At one point, there was a back order, and Annin had its employees working three shifts in order to keep up with the demand. Kempton also noted that flag sales in the Midwest “exploded.”
Repke said that Annin typically sees flag sales spike the year after the election.
“They’re expressing their opinion whether they’re happy or sad,” Repke said. “They’re expressing their opinion and loyalty at the same time.”
She added that traumatic events, like hate crimes, shootings or terrorist attacks cause unexpected spikes. September 11, Repke said, was the biggest increase in sales Annin has seen in this generation.
They had employees working three shifts, seven days a week, Repke said it took about 10 months before the company could catch up with orders.
As a result, people began buying flags online, which aren’t regulated. Many of those flags came from overseas unlike those from Annin Flagmakers, which are certified “Made in the USA” by the Flag Manufacturers Association of America.
Repke said throughout the years, there has been an ongoing discussion about the importance of making sure U.S. flags are 100 percent American made.
Since February of 2014, the Department of Defense cannot purchase flags overseas and hang them over military bases, according to the USA Today Network. They must purchase 100 percent American-made flags.
“If you were in our military and putting your life on the line, you’d want to make sure that the flag on your flagpole is made in the U.S. and not in China,” Repke said. “It has tremendous symbolism that is about our freedom and democracy, our right to vote, equality.”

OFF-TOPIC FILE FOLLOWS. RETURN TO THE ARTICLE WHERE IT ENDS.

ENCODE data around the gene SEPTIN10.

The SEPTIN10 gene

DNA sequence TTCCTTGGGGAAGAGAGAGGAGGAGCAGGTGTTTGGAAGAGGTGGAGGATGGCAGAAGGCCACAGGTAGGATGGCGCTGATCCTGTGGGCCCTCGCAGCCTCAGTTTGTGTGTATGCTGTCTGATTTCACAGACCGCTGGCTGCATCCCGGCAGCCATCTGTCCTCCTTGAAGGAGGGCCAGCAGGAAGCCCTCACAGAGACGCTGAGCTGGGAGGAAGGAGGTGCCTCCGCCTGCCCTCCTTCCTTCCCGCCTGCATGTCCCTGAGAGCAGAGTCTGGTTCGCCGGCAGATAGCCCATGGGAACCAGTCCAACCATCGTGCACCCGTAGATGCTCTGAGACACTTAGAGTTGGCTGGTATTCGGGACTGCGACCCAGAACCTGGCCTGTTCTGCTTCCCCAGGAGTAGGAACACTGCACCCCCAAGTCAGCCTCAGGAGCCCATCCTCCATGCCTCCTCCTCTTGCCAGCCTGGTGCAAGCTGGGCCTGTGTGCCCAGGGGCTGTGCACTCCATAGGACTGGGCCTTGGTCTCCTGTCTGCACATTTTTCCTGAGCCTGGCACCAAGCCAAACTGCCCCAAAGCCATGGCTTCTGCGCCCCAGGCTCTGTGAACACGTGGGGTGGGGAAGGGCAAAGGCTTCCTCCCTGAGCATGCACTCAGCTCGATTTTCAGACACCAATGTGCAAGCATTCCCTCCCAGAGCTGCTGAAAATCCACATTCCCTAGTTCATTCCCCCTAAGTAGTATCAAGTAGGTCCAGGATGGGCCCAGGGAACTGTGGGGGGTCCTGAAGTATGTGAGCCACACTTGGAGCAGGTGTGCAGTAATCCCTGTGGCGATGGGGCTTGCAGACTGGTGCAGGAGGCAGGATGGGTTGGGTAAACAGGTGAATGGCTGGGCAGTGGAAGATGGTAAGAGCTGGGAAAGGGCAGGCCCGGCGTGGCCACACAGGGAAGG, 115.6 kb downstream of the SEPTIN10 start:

To speed the production process up and add comfort for the workers, Annin uses a stand-up cell sewing technology.
“(Workers) are standing instead of hunched over their machines,” Repke said. Workers also work together in a somewhat assembly-style method.
Instead of one person sewing the entire flag, one worker will work on the short stripes, while another will work on the longer stripes. One will sew the blue field of stars to the short stripe, and other puts on the heading and grommet. The last worker inspects and packages it. Repke said this makes the process more fluid.
There is also a facility in Cobbs Creek, Virginia, that only embroiders the blue field of stars onto the flag. More than a million stars are embroidered at the facility each year.
Gibson said they will dye the fabric they receive blue, then send it over to Cobbs Creek so that they can add the stars. It will then be shipped back so they can sew the stripes portion of the flag to the blue portion.
The most popular flag sizes are 3-feet-by-5-feetusing nylon fabric, which can handle varying weather, or poly-cotton fabric, a less expensive blend for indoors. For offices and corporations hang flags outside on a pole; they can be as big as 30-feet by 60-feet.
Honoring their employees
Repke said every year on Flag Day, June 14, the company celebrates its employees with service awards. They recognize employees who’ve been working there for five years up to 40 years.
“One thing that impresses me is the longevity of people working here,” Repke said. “At our plants, people enjoy working for the company. They can go home and say, ‘I make the U.S. flag and all that it stands for.’ They really have a sense of pride for their work.”
~Source: App.com and Annin